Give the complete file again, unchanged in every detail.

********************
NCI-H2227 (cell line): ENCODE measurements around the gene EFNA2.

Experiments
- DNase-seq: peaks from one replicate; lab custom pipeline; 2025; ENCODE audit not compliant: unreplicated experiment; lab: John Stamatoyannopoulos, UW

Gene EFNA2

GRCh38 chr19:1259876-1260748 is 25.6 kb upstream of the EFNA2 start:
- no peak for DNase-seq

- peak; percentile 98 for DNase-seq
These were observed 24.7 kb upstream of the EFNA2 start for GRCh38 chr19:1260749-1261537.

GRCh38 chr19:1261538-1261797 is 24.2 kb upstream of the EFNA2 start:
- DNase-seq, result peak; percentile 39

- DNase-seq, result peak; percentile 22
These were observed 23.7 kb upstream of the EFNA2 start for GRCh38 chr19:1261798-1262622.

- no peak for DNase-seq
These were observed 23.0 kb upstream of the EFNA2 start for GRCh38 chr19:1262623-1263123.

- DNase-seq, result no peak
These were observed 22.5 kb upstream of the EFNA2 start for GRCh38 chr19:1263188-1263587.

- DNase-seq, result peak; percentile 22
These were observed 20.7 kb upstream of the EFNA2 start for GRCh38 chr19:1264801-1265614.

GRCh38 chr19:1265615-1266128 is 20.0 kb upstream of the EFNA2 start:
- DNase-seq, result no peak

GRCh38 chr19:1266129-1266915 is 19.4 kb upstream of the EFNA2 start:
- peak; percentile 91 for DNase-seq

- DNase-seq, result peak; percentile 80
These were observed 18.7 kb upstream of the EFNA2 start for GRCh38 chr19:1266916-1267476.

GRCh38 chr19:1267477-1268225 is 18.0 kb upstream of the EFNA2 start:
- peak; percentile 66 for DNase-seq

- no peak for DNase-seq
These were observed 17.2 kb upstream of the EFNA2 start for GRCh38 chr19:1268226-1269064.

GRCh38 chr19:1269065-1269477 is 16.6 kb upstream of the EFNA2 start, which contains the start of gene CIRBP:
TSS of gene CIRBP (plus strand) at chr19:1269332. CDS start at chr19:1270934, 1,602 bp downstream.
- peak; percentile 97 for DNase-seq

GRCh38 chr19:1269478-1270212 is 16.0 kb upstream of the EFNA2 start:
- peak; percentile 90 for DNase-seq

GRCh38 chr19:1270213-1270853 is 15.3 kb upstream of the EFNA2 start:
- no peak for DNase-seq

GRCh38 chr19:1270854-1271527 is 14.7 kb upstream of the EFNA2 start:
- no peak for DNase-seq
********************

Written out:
NCI-H2227 (cell line): ENCODE measurements around the gene EFNA2.

Experiments
- DNase-seq: peaks from one replicate; lab custom pipeline; 2025; ENCODE audit not compliant: unreplicated experiment; lab: John Stamatoyannopoulos, UW

Gene EFNA2

GRCh38 chr19:1259876-1260748 is 25.6 kb upstream of the EFNA2 start:
- no peak for DNase-seq

- peak; percentile 98 for DNase-seq
These were observed 24.7 kb upstream of the EFNA2 start for GRCh38 chr19:1260749-1261537.

GRCh38 chr19:1261538-1261797 is 24.2 kb upstream of the EFNA2 start:
- DNase-seq, result peak; percentile 39

- DNase-seq, result peak; percentile 22
These were observed 23.7 kb upstream of the EFNA2 start for GRCh38 chr19:1261798-1262622.

- no peak for DNase-seq
These were observed 23.0 kb upstream of the EFNA2 start for GRCh38 chr19:1262623-1263123.

- DNase-seq, result no peak
These were observed 22.5 kb upstream of the EFNA2 start for GRCh38 chr19:1263188-1263587.

- DNase-seq, result peak; percentile 22
These were observed 20.7 kb upstream of the EFNA2 start for GRCh38 chr19:1264801-1265614.

GRCh38 chr19:1265615-1266128 is 20.0 kb upstream of the EFNA2 start:
- DNase-seq, result no peak

GRCh38 chr19:1266129-1266915 is 19.4 kb upstream of the EFNA2 start:
- peak; percentile 91 for DNase-seq

- DNase-seq, result peak; percentile 80
These were observed 18.7 kb upstream of the EFNA2 start for GRCh38 chr19:1266916-1267476.

GRCh38 chr19:1267477-1268225 is 18.0 kb upstream of the EFNA2 start:
- peak; percentile 66 for DNase-seq

- no peak for DNase-seq
These were observed 17.2 kb upstream of the EFNA2 start for GRCh38 chr19:1268226-1269064.

GRCh38 chr19:1269065-1269477 is 16.6 kb upstream of the EFNA2 start, which contains the start of gene CIRBP:
TSS of gene CIRBP (plus strand) at chr19:1269332. CDS start at chr19:1270934, 1,602 bp downstream.
- peak; percentile 97 for DNase-seq

GRCh38 chr19:1269478-1270212 is 16.0 kb upstream of the EFNA2 start:
- peak; percentile 90 for DNase-seq

GRCh38 chr19:1270213-1270853 is 15.3 kb upstream of the EFNA2 start:
- no peak for DNase-seq

GRCh38 chr19:1270854-1271527 is 14.7 kb upstream of the EFNA2 start:
- no peak for DNase-seq